In 1948, John Cage joined the faculty of Black Mountain College, where he regularly worked on collaborations with Merce Cunningham. Around this time, he visited the anechoic chamber at Harvard University. An anechoic chamber is a room designed in such a way that the walls, ceiling and floor will absorb all sounds made in the room, rather than bouncing them back as echoes. They are also generally soundproofed.
Cage entered the chamber expecting to hear silence, but as he wrote later, he “heard two sounds, one high and one low. When I described them to the engineer in charge, he informed me that the high one was my nervous system in operation, the low one my blood in circulation.”
Cage had gone to a place where he expected there to be no sound, and yet sound was nevertheless discernible. He stated “until I die there will be sounds. And they will continue following my death. One need not fear about the future of music.”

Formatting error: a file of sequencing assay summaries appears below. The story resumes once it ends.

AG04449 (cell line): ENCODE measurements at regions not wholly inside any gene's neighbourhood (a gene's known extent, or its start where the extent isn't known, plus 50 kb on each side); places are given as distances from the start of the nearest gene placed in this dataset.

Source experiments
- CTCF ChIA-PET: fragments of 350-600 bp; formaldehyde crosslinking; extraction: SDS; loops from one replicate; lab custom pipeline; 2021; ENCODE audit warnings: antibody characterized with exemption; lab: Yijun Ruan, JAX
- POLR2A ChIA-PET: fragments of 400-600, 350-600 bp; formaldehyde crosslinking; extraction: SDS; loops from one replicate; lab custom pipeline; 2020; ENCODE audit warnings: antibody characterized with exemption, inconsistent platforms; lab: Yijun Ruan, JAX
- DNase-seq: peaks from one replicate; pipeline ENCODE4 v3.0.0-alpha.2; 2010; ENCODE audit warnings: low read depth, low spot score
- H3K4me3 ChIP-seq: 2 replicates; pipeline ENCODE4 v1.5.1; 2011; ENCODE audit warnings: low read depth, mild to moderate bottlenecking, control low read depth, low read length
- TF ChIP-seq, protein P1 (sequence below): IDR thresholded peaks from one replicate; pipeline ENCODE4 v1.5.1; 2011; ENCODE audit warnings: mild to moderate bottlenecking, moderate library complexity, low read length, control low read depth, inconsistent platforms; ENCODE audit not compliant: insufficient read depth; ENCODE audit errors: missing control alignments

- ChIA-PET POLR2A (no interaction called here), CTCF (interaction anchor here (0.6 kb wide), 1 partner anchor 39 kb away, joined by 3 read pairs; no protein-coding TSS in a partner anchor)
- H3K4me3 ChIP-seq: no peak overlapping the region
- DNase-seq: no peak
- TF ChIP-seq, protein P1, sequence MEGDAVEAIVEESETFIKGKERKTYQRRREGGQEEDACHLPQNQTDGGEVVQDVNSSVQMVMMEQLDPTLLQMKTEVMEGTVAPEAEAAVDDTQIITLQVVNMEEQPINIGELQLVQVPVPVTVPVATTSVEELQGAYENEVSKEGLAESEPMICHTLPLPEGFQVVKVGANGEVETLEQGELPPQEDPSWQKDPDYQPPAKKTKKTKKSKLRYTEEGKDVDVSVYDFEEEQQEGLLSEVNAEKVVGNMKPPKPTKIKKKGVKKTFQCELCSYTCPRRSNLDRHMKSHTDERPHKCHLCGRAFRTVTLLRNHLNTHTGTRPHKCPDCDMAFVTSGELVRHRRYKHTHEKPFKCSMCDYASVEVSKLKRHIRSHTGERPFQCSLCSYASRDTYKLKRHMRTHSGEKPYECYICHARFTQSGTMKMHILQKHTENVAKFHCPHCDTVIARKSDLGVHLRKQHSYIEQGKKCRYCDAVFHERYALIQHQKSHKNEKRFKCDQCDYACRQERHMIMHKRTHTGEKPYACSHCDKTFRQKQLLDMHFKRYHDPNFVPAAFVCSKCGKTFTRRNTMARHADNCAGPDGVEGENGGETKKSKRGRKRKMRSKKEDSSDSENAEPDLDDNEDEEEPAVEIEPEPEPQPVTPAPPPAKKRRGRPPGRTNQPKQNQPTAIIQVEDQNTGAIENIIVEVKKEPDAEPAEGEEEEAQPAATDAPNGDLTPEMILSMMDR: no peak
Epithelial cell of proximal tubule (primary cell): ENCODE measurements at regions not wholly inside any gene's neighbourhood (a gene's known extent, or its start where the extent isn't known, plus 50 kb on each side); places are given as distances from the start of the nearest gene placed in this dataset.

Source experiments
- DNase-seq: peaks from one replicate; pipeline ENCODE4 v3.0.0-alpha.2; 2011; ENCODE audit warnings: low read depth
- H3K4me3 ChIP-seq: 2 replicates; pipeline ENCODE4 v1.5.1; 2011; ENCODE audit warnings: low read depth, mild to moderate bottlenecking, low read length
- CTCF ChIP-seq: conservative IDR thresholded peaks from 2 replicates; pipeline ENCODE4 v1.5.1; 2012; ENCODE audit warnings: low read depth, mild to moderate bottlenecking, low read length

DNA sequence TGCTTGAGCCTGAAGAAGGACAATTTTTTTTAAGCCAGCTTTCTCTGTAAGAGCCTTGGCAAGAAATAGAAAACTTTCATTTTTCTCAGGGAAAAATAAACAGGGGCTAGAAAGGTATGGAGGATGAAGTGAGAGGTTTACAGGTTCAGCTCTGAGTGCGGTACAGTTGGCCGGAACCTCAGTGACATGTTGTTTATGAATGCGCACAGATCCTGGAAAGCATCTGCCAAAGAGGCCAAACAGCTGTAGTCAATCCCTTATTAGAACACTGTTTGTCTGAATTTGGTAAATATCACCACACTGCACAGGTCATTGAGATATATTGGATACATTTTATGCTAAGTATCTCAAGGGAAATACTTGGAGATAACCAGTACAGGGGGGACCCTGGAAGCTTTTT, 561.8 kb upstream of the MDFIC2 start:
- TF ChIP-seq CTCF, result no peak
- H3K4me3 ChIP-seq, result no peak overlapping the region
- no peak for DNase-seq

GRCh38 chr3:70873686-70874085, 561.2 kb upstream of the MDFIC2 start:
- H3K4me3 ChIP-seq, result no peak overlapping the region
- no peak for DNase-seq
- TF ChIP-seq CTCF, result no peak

"… At times something happens and I stop dreaming of the house and the pine trees of my childhood around it. Then i get depressed. And i can’t wait to see this dream in which I’ll be a child again and feel happy again because everything will still be ahead, everything will be possible." — Zerkalo (1975)